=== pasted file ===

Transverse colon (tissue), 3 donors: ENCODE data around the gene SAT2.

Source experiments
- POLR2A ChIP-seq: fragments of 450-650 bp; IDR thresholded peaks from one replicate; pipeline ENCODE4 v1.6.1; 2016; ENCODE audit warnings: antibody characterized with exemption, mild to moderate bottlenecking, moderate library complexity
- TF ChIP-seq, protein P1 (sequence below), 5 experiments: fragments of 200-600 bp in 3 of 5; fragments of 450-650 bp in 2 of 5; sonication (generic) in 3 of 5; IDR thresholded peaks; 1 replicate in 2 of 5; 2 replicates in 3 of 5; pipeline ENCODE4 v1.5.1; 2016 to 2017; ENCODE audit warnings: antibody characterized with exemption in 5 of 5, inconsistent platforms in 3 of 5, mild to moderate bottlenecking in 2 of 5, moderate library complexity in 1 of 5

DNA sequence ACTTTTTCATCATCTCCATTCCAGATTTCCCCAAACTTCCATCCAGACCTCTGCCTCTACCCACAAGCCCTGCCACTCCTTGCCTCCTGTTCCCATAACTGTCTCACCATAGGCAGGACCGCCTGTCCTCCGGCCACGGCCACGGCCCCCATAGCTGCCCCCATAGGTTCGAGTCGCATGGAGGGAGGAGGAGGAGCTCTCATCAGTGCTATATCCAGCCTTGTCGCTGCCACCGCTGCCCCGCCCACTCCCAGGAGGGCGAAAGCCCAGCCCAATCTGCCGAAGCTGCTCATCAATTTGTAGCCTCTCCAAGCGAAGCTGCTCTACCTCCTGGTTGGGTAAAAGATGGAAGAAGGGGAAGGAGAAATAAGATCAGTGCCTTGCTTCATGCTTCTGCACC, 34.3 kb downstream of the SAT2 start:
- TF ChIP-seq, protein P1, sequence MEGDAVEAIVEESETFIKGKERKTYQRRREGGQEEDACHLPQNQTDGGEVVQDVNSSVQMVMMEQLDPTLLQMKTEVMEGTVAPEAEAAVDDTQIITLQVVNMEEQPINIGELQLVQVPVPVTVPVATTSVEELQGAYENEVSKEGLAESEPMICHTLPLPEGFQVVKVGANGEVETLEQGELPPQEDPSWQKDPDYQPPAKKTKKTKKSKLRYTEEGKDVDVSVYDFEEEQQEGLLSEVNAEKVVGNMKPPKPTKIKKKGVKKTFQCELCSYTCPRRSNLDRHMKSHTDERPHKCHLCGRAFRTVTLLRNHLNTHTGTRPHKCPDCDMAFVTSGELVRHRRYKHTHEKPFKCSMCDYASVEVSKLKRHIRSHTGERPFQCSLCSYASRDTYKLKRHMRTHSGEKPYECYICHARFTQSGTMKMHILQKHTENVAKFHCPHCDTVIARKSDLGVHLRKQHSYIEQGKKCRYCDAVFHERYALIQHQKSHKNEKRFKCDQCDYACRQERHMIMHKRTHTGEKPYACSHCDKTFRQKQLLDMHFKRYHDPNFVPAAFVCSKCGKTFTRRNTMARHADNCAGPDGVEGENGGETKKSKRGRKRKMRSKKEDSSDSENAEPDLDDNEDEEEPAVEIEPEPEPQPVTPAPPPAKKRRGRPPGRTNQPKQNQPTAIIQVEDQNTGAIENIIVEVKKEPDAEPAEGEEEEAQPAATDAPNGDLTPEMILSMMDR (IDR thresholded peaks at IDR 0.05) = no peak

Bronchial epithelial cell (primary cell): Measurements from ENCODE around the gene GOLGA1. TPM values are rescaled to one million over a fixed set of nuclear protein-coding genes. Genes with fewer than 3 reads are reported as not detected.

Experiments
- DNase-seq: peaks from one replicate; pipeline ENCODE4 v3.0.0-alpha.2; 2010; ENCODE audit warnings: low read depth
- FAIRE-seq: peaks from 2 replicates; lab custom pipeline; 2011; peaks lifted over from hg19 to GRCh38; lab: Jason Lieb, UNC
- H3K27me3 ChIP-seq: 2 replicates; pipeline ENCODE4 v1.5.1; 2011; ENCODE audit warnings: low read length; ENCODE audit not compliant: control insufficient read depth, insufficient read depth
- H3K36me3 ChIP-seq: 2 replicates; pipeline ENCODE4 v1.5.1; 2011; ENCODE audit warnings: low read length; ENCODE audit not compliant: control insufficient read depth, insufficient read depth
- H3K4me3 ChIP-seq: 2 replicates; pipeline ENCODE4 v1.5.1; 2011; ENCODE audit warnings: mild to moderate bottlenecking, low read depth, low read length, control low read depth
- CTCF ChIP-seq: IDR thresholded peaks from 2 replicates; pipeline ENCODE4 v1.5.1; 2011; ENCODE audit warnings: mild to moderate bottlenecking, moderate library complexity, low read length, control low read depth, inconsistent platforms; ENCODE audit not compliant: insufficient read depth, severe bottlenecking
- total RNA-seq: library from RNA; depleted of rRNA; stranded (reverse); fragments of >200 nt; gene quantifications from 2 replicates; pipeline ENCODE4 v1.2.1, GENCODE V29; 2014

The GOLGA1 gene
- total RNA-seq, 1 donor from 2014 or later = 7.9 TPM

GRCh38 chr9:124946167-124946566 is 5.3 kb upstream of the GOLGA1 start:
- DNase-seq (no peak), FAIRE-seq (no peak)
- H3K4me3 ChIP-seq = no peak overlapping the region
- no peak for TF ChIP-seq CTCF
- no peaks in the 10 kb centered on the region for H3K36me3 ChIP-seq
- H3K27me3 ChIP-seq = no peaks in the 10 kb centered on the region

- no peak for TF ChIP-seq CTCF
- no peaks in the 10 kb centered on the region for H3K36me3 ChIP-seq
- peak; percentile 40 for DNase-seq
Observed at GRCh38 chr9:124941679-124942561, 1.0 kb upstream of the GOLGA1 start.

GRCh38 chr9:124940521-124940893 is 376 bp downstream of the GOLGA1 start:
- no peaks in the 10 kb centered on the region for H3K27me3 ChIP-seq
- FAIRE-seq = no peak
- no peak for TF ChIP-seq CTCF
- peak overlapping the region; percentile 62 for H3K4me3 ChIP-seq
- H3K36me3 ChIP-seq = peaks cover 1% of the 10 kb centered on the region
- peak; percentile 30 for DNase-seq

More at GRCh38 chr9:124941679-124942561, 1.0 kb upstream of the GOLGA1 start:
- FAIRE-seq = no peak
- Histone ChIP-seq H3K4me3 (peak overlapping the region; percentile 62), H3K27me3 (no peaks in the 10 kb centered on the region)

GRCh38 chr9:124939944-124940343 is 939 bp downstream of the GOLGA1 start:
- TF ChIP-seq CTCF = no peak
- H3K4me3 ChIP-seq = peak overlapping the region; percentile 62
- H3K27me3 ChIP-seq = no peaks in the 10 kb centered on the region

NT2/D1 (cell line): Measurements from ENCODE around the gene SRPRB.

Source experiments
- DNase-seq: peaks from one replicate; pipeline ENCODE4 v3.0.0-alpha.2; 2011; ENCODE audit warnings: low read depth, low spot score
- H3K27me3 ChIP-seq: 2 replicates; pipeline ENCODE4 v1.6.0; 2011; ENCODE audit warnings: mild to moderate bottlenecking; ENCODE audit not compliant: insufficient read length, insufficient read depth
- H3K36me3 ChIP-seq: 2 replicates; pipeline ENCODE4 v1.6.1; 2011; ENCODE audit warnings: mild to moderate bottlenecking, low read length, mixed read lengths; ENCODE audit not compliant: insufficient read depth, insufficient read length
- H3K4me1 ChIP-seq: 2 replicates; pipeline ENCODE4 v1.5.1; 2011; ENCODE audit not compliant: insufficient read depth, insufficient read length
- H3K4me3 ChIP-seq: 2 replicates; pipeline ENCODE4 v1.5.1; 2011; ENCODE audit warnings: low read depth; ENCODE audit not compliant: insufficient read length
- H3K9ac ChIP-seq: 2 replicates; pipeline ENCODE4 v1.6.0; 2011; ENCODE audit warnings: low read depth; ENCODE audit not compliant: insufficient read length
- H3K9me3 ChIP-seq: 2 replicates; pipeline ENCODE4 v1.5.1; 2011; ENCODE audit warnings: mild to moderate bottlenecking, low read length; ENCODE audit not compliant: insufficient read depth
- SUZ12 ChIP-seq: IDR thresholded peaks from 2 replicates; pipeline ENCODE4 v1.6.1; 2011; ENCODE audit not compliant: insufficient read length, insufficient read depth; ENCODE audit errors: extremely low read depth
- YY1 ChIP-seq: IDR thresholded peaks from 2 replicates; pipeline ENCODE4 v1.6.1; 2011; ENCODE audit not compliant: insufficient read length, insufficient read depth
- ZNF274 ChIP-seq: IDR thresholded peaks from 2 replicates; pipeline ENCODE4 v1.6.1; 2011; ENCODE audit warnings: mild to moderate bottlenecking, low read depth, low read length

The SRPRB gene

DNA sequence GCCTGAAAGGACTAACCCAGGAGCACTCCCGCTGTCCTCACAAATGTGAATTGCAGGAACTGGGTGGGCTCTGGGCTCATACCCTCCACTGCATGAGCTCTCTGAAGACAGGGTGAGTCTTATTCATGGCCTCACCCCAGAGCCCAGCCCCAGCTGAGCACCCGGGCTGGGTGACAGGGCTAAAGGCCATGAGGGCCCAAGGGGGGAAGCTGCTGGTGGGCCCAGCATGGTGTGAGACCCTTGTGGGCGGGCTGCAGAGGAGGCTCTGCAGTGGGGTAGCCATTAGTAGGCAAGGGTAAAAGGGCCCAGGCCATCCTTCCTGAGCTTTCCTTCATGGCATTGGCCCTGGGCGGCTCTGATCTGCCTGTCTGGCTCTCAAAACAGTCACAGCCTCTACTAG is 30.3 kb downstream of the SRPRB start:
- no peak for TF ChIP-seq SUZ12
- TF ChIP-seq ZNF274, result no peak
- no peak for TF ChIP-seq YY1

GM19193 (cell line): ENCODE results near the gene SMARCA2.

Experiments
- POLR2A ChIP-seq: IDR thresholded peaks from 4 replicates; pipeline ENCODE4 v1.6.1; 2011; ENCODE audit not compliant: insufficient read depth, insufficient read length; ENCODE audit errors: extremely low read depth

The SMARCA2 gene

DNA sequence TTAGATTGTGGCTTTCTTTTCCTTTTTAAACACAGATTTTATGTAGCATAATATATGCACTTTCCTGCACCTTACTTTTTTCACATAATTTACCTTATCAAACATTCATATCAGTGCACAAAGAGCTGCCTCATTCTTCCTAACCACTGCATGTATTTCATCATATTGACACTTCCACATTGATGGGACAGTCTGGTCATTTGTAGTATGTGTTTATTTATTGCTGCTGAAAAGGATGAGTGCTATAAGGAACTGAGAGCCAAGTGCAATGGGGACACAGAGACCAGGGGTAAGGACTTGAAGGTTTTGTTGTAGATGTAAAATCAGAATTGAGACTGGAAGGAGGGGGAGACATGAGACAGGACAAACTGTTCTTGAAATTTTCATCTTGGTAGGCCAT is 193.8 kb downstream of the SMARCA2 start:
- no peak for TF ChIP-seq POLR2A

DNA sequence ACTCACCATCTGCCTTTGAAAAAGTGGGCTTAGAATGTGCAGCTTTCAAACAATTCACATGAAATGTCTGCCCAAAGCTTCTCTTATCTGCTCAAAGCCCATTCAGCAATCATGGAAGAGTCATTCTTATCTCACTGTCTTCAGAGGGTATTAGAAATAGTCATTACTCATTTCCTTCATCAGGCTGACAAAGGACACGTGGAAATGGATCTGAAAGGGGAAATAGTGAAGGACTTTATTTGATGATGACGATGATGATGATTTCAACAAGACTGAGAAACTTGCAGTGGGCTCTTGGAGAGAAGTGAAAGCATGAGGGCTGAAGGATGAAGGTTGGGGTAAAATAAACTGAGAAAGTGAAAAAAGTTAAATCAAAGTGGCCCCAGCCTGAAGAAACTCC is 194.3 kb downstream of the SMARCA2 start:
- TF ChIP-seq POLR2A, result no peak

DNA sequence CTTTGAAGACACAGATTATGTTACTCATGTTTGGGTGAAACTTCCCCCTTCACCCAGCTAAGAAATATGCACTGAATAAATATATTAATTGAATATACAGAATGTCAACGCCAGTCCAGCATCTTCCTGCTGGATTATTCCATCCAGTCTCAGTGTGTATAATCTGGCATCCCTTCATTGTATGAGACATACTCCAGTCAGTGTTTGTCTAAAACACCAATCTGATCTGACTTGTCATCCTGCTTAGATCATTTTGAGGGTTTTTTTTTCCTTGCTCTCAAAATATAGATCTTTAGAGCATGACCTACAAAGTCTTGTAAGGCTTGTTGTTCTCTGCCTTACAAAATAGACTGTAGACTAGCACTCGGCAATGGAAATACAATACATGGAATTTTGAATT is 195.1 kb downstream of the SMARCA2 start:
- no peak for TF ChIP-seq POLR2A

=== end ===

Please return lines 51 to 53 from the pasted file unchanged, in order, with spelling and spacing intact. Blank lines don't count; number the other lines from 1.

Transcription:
- SUZ12 ChIP-seq: IDR thresholded peaks from 2 replicates; pipeline ENCODE4 v1.6.1; 2011; ENCODE audit not compliant: insufficient read length, insufficient read depth; ENCODE audit errors: extremely low read depth
- YY1 ChIP-seq: IDR thresholded peaks from 2 replicates; pipeline ENCODE4 v1.6.1; 2011; ENCODE audit not compliant: insufficient read length, insufficient read depth
- ZNF274 ChIP-seq: IDR thresholded peaks from 2 replicates; pipeline ENCODE4 v1.6.1; 2011; ENCODE audit warnings: mild to moderate bottlenecking, low read depth, low read length